Katy Balls Katy Balls

What the opposition pact means for Boris Johnson’s path to an early election

Although Downing Street heralded Thursday the ‘first day of the election campaign’, Boris Johnson is yet to be able to call an election. Today Labour and other UK opposition parties have agreed not to back the Prime Minister’s call for general election before the October EU summit. Explaining the decision, the SNP’s Ian Blackford said they wanted to make sure the UK did not crash out in a no-deal Brexit.

Ahead of the meeting, Corbyn had been under pressure from figures including Keir Starmer to hold off on an early election until after an extension has been requested on 19 October. Johnson had hoped to have an election October 15 – before the crucial EU summit meeting and thereby run a campaign about who should go to that meeting and represent the UK. In response to the news, a No. 10 spokesman said:

‘Jeremy Corbyn has voted to wreck the negotiations, to delay Brexit until 2020 at least, to hand over billions if Brussels demands it, and to stop the public having a vote until after Brexit is delayed again.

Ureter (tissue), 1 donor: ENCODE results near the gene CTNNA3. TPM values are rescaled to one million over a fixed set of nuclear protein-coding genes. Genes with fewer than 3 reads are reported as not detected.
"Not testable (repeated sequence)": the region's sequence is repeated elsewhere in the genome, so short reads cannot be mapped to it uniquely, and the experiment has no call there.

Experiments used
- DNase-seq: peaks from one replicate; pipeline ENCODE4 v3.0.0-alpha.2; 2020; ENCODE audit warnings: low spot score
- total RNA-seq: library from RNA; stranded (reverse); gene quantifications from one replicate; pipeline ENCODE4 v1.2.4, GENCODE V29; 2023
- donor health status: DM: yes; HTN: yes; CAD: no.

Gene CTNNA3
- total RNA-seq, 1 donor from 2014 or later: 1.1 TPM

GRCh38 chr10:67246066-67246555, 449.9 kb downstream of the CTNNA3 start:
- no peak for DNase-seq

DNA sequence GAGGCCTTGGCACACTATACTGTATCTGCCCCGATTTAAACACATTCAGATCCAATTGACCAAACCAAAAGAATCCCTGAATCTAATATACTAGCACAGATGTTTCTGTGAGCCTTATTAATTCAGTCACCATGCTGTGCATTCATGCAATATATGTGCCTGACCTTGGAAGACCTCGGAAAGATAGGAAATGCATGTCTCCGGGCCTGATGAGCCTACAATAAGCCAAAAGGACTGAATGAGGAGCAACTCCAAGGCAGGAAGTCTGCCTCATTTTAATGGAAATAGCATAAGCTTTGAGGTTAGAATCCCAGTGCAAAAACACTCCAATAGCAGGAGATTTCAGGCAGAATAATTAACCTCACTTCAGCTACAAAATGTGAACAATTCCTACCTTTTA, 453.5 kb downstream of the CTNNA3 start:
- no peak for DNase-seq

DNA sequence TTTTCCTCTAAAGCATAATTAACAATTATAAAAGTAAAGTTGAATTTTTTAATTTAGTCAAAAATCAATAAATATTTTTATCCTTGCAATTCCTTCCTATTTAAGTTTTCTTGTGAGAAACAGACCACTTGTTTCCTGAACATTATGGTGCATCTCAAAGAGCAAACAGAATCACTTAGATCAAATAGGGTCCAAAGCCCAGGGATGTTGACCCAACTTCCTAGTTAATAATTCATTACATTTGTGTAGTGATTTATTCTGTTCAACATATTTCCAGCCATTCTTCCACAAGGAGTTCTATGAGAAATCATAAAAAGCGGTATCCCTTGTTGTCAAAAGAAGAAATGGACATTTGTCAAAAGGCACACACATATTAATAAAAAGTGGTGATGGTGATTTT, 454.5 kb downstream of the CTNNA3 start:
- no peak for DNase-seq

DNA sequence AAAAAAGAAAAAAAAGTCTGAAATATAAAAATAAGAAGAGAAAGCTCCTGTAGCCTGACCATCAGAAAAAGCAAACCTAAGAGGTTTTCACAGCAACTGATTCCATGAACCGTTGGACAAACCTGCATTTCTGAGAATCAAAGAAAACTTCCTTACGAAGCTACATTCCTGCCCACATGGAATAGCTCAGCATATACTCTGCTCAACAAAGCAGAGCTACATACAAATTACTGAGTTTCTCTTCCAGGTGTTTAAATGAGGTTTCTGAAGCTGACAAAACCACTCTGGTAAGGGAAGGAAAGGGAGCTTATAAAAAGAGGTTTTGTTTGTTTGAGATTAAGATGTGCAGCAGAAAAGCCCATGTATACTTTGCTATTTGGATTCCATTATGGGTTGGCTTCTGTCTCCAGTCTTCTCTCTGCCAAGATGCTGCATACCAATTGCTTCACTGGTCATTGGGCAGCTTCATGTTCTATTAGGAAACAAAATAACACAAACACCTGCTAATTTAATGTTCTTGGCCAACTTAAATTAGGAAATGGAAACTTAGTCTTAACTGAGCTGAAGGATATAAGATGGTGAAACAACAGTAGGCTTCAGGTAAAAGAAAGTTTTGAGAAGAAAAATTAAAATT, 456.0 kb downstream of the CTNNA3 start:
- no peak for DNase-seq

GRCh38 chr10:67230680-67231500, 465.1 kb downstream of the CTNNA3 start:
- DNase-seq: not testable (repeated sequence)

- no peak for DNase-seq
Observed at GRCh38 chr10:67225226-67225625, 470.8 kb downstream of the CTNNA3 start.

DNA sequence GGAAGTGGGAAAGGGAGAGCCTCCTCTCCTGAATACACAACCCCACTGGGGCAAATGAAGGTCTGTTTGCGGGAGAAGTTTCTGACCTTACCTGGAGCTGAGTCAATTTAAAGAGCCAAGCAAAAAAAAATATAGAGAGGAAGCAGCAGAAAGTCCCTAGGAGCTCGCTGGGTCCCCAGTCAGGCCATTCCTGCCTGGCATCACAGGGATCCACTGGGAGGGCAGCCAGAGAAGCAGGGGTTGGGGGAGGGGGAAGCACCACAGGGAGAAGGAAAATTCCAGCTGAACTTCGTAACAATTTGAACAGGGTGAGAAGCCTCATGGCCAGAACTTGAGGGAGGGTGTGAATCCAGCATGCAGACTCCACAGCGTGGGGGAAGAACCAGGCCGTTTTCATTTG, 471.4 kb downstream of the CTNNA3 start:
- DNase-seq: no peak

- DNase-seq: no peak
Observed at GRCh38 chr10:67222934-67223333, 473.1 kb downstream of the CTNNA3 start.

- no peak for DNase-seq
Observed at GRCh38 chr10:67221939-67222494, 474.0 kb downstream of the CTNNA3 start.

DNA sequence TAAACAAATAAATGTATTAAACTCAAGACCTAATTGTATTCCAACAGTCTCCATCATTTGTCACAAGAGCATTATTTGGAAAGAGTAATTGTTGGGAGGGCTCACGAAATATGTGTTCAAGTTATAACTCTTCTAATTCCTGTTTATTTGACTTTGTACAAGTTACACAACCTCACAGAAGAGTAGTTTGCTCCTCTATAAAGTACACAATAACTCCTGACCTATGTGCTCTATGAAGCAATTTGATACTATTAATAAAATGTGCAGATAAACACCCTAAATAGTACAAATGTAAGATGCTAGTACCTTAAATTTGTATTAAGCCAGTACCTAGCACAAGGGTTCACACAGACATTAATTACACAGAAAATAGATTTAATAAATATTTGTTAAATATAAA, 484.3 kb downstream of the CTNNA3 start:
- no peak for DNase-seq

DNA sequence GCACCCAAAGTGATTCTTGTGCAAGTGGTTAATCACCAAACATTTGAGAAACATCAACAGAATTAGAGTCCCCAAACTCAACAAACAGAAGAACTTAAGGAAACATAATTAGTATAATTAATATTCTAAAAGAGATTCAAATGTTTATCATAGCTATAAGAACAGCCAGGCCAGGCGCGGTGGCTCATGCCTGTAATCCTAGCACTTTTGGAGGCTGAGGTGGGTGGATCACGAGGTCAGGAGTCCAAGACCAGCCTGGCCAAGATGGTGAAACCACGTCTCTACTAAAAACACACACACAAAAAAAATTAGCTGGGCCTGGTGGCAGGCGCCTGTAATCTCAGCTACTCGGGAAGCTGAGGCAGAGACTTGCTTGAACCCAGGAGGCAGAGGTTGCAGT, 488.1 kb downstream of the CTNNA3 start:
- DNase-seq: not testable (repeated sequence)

Corbyn does not trust the people. He wants to cancel the referendum result and stop the people having a say.

The Prime Minister trusts the people and thinks they should decide who goes to Brussels on 17 October to negotiate – and he will get us out on 31 October with or without a deal.’

So, what options are left for Johnson? There had been talk within government of proposing a one-line bill that would say something along the lines of “not withstanding the Fixed-term Parliaments Act, there will be an election on 15 October”. That would require a simple majority – but the shift in position of all the opposition parties (including the SNP) means even that could now be off the table.

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